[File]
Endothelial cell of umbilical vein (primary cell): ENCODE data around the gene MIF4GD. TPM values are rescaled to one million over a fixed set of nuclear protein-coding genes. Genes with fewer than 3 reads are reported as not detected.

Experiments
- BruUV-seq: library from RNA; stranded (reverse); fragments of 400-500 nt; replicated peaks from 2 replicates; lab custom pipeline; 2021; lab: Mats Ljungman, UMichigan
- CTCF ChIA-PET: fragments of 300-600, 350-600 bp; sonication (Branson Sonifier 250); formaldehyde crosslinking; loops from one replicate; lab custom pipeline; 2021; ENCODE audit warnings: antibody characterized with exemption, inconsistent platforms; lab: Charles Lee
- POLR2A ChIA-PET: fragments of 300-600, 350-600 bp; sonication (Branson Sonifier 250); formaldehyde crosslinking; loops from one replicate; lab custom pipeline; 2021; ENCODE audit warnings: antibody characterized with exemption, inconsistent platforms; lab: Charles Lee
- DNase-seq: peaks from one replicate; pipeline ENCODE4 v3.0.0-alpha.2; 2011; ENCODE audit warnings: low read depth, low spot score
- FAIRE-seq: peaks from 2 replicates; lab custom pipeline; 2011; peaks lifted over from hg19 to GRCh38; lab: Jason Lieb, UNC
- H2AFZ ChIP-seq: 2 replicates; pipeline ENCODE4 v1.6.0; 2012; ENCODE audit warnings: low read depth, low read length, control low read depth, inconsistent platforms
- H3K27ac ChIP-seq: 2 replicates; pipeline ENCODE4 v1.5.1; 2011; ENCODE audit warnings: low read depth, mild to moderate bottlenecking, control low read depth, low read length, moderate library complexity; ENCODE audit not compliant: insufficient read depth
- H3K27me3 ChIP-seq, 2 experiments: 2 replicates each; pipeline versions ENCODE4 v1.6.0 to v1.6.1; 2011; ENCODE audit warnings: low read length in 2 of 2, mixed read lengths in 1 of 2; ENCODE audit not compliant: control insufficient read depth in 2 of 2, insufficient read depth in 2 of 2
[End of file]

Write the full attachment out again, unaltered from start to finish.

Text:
Endothelial cell of umbilical vein (primary cell): ENCODE data around the gene MIF4GD. TPM values are rescaled to one million over a fixed set of nuclear protein-coding genes. Genes with fewer than 3 reads are reported as not detected.

Experiments
- BruUV-seq: library from RNA; stranded (reverse); fragments of 400-500 nt; replicated peaks from 2 replicates; lab custom pipeline; 2021; lab: Mats Ljungman, UMichigan
- CTCF ChIA-PET: fragments of 300-600, 350-600 bp; sonication (Branson Sonifier 250); formaldehyde crosslinking; loops from one replicate; lab custom pipeline; 2021; ENCODE audit warnings: antibody characterized with exemption, inconsistent platforms; lab: Charles Lee
- POLR2A ChIA-PET: fragments of 300-600, 350-600 bp; sonication (Branson Sonifier 250); formaldehyde crosslinking; loops from one replicate; lab custom pipeline; 2021; ENCODE audit warnings: antibody characterized with exemption, inconsistent platforms; lab: Charles Lee
- DNase-seq: peaks from one replicate; pipeline ENCODE4 v3.0.0-alpha.2; 2011; ENCODE audit warnings: low read depth, low spot score
- FAIRE-seq: peaks from 2 replicates; lab custom pipeline; 2011; peaks lifted over from hg19 to GRCh38; lab: Jason Lieb, UNC
- H2AFZ ChIP-seq: 2 replicates; pipeline ENCODE4 v1.6.0; 2012; ENCODE audit warnings: low read depth, low read length, control low read depth, inconsistent platforms
- H3K27ac ChIP-seq: 2 replicates; pipeline ENCODE4 v1.5.1; 2011; ENCODE audit warnings: low read depth, mild to moderate bottlenecking, control low read depth, low read length, moderate library complexity; ENCODE audit not compliant: insufficient read depth
- H3K27me3 ChIP-seq, 2 experiments: 2 replicates each; pipeline versions ENCODE4 v1.6.0 to v1.6.1; 2011; ENCODE audit warnings: low read length in 2 of 2, mixed read lengths in 1 of 2; ENCODE audit not compliant: control insufficient read depth in 2 of 2, insufficient read depth in 2 of 2